The survey demonstrated a broad comfort-level across the region with the goal of mutual confidence-building, even as many respondents – particularly from major powers –continued to see their national militaries or alliances as the primary source of security in the region. The United States stood out as the most optimistic with respect to the utility of developing shared military capacity for disaster or humanitarian relief, and U.S. military planners will have to be sensitive to this gap. But this gap also suggests that the United States will have to continue leading in the development of regional cooperation and capacity-building for responding to humanitarian disasters.

Recognize the continued importance of such global institutions as the United Nations, the Bretton Woods system, and the World Trade Organization for addressing regional challenges.

Preventing pandemics, strengthening human relief organizations, improving disaster response, and stemming the effects of climate change may prove “safe” areas for cooperation, but regional institutions are not seen as the most effective mechanisms to deliver on these needs. In the near- to medium-term, regional efforts will have to supplement broader international organizations such as the WHO, bilateral or multilateral initiatives, and national capabilities. The United States should support global institutions in their work to build regional cooperative capacity to address regional problems.

Continue support and encouragement of emergent norms of good governance, accountability, transparency, and democracy in the region, tempered by a clear understanding of the sensitivity of the issue across the region.

There is remarkable support for the steady spread of universal values of good governance, accountability, transparency, and democracy. However, even among democracies in the region, this issue is fraught with sensitivities and concerns about noninterference in internal affairs. Moreover, regional institutions are not yet seen as effective or preferred vehicles for the further introduction and promotion of these values in the region. The United States and Japan can work together to build on this general support, both within individual countries and by helping regional institutions such as ASEAN to improve their capacity to address these issues. Washington should be sensitive to always working with an Asian partner in taking these steps. Starting with areas such as good governance – which enjoy widespread support – will be more appreciated in the region.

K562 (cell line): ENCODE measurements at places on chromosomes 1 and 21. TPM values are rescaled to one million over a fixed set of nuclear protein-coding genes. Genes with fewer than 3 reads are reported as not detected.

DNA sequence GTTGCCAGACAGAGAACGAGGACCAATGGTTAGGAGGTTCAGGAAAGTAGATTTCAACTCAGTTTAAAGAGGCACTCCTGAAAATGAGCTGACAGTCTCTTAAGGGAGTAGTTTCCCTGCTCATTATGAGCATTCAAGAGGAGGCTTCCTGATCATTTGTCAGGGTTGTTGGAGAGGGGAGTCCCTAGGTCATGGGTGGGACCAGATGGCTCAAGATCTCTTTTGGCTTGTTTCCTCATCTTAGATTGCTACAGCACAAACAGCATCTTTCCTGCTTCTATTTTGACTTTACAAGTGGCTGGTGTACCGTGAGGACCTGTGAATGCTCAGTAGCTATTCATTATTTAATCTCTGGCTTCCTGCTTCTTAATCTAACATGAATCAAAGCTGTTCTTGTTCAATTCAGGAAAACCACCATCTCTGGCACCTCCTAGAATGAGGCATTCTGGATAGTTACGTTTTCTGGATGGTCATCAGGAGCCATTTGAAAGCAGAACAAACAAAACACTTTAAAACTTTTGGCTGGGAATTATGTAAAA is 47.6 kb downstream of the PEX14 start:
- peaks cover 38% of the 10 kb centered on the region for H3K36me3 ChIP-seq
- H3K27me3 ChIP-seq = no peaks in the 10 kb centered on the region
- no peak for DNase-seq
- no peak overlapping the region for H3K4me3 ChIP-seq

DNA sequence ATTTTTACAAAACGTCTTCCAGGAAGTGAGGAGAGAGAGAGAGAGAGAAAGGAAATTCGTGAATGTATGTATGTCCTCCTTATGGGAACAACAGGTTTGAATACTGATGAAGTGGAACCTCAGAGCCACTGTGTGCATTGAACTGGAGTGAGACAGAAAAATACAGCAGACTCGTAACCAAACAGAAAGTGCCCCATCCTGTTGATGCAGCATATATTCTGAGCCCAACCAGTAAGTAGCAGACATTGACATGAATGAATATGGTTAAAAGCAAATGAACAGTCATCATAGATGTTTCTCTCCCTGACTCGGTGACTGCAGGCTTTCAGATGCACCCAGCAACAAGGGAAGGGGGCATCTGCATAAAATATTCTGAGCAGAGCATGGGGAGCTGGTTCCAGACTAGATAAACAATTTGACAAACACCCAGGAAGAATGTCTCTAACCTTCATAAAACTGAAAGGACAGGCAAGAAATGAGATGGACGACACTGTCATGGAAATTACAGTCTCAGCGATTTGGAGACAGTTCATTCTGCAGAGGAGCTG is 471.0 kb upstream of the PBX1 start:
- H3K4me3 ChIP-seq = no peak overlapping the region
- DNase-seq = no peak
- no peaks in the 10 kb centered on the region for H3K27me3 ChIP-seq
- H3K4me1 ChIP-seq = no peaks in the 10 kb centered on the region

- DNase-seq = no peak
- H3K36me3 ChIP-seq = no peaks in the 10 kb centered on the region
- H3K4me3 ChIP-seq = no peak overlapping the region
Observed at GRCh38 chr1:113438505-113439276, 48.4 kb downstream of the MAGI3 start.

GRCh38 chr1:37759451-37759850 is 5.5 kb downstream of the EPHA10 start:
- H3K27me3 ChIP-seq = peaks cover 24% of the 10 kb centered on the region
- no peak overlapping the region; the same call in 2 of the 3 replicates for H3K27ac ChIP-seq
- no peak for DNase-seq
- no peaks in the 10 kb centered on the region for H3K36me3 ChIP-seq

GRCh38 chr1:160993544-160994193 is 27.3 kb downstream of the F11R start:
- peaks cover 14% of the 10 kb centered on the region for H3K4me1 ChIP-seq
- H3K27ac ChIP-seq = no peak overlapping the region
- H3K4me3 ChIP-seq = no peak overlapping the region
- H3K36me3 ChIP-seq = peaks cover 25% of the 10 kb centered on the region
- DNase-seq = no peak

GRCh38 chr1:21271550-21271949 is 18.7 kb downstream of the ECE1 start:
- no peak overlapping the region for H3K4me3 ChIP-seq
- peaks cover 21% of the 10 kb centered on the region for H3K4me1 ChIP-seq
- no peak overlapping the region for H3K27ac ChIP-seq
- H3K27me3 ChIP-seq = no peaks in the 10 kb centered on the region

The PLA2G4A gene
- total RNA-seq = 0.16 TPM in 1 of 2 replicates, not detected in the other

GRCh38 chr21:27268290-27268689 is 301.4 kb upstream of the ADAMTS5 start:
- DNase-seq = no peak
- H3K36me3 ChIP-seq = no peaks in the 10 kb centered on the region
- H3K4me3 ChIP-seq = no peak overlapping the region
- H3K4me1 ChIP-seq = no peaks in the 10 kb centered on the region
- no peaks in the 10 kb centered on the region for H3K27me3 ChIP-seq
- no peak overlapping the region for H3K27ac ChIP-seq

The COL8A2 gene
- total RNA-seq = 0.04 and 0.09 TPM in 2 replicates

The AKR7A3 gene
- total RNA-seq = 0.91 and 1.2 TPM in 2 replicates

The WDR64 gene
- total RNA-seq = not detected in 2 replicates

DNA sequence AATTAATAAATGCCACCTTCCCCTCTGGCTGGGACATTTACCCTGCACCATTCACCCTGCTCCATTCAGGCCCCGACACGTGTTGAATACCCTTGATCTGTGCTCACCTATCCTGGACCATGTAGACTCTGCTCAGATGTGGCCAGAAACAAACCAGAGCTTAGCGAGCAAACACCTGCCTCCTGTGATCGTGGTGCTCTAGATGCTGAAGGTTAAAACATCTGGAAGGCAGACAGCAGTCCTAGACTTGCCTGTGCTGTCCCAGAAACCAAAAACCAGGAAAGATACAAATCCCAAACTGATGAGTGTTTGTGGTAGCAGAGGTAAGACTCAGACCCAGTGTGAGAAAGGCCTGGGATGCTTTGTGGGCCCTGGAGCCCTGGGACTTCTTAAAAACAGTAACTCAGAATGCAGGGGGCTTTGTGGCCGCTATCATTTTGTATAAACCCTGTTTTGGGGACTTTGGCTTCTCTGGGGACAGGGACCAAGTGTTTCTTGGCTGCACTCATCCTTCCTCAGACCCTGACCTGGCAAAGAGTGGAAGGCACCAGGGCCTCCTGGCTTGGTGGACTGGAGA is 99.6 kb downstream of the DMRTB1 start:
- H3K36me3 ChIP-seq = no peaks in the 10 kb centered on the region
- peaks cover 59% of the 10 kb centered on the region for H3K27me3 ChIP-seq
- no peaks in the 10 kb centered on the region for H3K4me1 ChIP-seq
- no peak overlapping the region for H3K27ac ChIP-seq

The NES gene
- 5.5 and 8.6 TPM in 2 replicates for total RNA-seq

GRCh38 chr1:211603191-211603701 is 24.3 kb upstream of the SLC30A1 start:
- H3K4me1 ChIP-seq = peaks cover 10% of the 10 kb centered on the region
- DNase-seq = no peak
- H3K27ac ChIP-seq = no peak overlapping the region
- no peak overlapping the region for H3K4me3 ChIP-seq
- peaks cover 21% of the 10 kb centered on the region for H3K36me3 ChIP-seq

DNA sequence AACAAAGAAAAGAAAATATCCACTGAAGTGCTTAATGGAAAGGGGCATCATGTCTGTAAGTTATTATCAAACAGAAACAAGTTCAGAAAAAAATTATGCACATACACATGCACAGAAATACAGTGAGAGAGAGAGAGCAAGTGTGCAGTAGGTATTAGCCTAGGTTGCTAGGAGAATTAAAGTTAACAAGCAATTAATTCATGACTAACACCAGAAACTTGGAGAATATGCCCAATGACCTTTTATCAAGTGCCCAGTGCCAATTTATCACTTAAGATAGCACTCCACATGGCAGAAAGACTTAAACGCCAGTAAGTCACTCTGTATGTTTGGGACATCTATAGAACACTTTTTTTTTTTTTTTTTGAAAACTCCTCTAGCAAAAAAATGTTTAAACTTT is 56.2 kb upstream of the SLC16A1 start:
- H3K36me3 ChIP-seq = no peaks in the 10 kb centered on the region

Encourage Japan to take a proactive stance on security issues.

Another striking takeaway from the survey is the lack of regional threat perception regarding Japan. That result should be reassuring to Japanese officials and a source of encouragement for Japan to consider utilizing its highly capable Self-Defense Forces to contribute to internationally sanctioned missions for humanitarian relief, counter-piracy, or reconstruction. The very low expectations that Japan would be the most powerful country in Asia in 10 years only reinforces the need for Japanese strategic thinkers to utilize all of the positive attributes of their national power.

Work to strengthen relations with Thailand.

The survey reflects a deterioration of support for the United States among strategic elites in Thailand. This may arise from a number of factors including the perceived role of the United States in recent political developments in Thailand and the ongoing development of stronger ties between Beijing and Bangkok. While a downturn in perceptions vis-à-vis the United States in Southeast Asia has been noted in a number of studies and surveys in recent years, the signals detected in this survey are cause for further concern in Washington. The new administration should give additional focus to rebuilding U.S.-Thai alliance relations.